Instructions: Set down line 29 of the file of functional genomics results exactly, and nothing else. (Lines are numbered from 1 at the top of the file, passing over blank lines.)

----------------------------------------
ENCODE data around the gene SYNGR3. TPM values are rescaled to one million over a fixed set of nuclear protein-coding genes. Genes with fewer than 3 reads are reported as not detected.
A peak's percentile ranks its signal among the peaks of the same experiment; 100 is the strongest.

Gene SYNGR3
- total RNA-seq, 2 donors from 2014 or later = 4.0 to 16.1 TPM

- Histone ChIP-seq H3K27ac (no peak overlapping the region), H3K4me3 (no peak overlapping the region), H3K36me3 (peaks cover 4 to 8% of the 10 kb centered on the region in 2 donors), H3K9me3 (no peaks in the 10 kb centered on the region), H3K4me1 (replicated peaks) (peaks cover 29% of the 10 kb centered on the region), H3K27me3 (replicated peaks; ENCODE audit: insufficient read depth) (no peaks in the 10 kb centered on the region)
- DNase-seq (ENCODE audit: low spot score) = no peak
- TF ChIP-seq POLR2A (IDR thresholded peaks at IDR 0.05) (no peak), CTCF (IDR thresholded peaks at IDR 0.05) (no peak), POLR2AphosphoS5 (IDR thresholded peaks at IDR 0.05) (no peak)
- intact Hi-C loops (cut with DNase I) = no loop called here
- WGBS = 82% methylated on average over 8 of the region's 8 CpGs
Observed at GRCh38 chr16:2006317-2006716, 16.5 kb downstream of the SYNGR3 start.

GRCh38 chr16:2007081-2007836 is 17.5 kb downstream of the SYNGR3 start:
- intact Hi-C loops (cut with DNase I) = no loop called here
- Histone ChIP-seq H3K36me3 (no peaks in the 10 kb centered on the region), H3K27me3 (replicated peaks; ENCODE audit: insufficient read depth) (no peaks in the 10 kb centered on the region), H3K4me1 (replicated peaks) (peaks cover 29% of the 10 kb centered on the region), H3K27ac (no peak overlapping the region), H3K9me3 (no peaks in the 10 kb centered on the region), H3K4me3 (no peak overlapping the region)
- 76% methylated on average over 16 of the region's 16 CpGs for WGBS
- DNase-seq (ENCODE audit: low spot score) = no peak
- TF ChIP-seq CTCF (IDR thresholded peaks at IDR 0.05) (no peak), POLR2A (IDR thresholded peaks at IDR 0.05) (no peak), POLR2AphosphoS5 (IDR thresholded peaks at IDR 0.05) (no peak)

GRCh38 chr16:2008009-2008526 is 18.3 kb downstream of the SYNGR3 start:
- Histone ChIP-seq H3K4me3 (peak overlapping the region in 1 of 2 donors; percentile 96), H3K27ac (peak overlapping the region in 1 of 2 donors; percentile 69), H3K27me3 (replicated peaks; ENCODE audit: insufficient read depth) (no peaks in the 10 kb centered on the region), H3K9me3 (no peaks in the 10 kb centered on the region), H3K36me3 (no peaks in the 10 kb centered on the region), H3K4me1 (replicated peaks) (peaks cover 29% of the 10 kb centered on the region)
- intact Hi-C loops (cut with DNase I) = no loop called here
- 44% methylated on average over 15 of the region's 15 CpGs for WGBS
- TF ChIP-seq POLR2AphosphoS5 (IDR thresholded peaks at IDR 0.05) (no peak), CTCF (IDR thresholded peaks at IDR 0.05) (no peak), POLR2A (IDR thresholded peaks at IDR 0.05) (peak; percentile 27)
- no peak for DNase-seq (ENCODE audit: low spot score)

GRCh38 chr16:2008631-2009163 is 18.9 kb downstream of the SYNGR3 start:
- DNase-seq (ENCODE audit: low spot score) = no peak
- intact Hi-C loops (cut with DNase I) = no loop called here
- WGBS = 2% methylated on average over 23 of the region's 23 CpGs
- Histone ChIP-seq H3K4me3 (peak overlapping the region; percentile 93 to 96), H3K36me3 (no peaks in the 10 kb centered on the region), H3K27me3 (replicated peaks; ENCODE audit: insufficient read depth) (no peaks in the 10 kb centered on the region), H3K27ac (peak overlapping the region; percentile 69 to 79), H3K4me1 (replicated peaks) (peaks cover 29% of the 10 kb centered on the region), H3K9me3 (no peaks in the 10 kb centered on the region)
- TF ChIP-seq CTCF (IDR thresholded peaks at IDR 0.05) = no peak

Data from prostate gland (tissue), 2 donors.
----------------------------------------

Data from prostate gland (tissue), 2 donors.